Tesla’s massive bull run has made Elon Musk worth more than one of the oil titans his car company is disrupting

Tesla CEO Elon Musk points a finger upward while wearing a black bandana around his neck
Tesla CEO Elon Musk in Germany. Patrick Pleul/Pool via Reuters
  • Tesla stock’s 21% surge over the past week has catapulted Elon Musk’s net worth ahead of Exxon Mobil’s market value.
  • Musk’s net worth of about $US285 ($AU380) billion is just ahead of Exxon Mobil’s $US272 ($AU363) billion valuation on Tuesday.
  • Musk set out to disrupt the oil industry when he joined Tesla as an investor and chairman in 2004.


Elon Musk’s vision of disrupting the oil industry is beginning to accelerate following years of electric vehicle adoption, and now the Tesla CEO is worth more than the world’s oldest oil giant: Exxon Mobil.

Musk, who owned a 22.4% stake in Tesla at the start of this year, has seen his net worth explode to more than $US280 ($AU373) billion this week after a a rally in shares catapulted the electric vehicle maker to a more than $US1 ($AU1) trillion valuation.

That makes Musk worth more than Exxon Mobil’s market capitalization of $US272 ($AU363) billion as of Tuesday afternoon.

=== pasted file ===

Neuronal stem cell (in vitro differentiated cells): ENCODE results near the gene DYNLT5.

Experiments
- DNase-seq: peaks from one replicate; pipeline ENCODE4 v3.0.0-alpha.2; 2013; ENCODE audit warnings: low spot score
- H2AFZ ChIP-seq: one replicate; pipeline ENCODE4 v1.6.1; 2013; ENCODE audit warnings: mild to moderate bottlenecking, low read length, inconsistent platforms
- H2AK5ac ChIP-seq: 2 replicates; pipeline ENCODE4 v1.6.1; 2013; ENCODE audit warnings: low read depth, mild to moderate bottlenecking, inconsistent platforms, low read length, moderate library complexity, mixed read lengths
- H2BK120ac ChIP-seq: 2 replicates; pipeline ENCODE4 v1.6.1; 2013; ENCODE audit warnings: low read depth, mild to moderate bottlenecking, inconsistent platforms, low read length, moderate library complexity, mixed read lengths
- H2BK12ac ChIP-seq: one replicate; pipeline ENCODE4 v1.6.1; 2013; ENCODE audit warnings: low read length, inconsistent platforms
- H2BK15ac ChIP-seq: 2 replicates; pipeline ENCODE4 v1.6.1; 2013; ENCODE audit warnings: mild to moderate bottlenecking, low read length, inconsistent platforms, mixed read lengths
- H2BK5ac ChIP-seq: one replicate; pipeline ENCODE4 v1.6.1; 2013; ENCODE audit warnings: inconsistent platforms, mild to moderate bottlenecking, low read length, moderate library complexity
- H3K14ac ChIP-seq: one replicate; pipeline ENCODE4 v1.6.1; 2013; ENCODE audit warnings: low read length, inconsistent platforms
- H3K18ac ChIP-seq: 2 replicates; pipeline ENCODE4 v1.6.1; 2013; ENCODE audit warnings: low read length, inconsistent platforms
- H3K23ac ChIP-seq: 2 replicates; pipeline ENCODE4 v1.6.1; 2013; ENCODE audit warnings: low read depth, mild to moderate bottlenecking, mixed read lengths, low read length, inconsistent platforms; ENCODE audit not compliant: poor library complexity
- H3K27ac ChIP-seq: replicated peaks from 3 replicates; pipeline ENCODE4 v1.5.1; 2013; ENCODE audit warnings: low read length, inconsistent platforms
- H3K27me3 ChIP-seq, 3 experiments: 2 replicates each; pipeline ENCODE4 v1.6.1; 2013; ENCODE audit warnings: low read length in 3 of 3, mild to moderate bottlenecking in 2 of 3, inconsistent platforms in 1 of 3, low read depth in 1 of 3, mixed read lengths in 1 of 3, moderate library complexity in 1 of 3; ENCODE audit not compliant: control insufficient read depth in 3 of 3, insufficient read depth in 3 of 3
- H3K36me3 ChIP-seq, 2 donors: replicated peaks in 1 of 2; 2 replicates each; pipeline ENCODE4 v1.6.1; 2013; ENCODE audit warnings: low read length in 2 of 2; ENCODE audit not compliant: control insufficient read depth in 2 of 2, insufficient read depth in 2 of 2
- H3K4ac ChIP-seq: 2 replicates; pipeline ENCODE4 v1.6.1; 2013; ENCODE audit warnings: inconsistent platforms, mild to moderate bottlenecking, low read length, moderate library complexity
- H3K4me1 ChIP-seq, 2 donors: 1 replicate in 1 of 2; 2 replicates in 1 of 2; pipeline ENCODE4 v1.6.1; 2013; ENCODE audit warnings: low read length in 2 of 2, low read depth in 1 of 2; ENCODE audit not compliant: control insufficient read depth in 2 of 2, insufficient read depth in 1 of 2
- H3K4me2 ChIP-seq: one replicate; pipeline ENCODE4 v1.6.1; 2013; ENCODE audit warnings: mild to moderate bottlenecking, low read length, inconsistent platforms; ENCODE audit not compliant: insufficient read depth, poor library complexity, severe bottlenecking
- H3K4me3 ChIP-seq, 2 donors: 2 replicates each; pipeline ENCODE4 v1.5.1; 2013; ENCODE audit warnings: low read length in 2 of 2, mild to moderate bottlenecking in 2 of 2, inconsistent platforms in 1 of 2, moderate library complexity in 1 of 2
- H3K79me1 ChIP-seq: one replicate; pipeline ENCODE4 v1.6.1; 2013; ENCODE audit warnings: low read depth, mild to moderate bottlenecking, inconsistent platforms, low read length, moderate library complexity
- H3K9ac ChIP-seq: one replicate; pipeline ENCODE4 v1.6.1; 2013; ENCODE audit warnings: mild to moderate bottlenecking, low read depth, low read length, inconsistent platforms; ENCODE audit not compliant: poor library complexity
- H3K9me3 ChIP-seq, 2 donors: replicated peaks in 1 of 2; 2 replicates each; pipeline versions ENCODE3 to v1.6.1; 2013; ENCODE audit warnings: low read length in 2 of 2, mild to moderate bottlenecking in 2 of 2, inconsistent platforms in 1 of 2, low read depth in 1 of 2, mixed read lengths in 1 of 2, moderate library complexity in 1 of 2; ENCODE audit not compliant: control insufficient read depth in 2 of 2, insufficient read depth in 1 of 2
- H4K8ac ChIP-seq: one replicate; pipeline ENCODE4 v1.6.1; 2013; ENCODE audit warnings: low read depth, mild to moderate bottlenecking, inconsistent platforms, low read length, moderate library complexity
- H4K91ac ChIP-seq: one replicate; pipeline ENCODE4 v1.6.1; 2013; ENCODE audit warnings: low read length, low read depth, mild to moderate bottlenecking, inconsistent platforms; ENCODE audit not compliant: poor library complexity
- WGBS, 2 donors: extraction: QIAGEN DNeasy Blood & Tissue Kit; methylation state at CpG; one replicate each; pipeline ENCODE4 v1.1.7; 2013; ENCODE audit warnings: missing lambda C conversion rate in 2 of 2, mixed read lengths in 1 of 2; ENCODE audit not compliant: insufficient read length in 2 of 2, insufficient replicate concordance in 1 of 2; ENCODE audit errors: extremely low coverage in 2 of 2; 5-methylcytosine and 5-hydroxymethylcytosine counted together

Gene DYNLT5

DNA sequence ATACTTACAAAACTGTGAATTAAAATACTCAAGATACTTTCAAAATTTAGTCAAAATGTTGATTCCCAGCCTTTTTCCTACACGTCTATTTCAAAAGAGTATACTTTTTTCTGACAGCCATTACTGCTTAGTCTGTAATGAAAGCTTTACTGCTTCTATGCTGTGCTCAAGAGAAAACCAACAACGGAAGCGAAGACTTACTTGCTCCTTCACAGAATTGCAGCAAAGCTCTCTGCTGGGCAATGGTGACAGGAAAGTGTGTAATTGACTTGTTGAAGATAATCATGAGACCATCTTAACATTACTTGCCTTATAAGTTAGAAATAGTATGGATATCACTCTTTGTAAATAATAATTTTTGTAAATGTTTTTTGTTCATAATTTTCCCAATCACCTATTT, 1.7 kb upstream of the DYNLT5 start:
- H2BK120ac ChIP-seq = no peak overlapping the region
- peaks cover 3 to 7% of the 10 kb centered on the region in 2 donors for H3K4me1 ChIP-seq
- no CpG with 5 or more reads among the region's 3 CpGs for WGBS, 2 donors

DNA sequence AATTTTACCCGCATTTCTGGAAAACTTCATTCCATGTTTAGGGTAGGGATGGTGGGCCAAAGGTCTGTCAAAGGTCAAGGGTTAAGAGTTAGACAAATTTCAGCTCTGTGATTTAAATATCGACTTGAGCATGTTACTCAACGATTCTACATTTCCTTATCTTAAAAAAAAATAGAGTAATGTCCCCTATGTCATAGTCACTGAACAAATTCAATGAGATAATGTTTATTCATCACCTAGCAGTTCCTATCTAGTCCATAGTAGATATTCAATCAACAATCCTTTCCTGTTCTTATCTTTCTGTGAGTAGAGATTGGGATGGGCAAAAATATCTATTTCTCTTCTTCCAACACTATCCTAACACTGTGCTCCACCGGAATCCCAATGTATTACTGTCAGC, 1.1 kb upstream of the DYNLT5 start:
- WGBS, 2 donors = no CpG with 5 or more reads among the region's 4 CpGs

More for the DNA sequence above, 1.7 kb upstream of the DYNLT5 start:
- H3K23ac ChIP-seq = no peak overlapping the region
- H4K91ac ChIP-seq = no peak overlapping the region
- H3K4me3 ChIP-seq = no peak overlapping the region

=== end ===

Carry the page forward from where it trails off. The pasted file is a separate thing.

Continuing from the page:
Tesla stock’s jump started last week after the company reported record revenues and profits in its third quarter earnings report. But the rally was supercharged on Monday after Hertz announced the purchase of 100,000 Model 3 cars for its rental locations in the US and Europe. Tesla surged about 13% on Monday, and extended its gains to about 2% on Tuesday.

The recent week of good news has helped Musk’s net worth jump by about $US40 ($AU53) billion in just four trading days. Musk’s Tesla stake, combined with his estimated 48% stake in SpaceX, makes Musk the richest person in the world with about $US285 ($AU380) billion. SpaceX was most recently valued at $US100 ($AU133) billion.

Musk has held a particular disdain for the oil industry, which was likely a driving force behind his 2004 investment in the firm. That investment secured Musk as chairman of the board. Musk went on to become CEO of Tesla in 2008, and brought the company public in 2010.

Since then, Tesla has surged 21,341% and is now the fifth largest publicly traded company. And some think the gains can continue, like Wedbush analyst Dan Ives, who said Tesla stock could jump an additional 50% if it tackles its supply-chain bottleneck.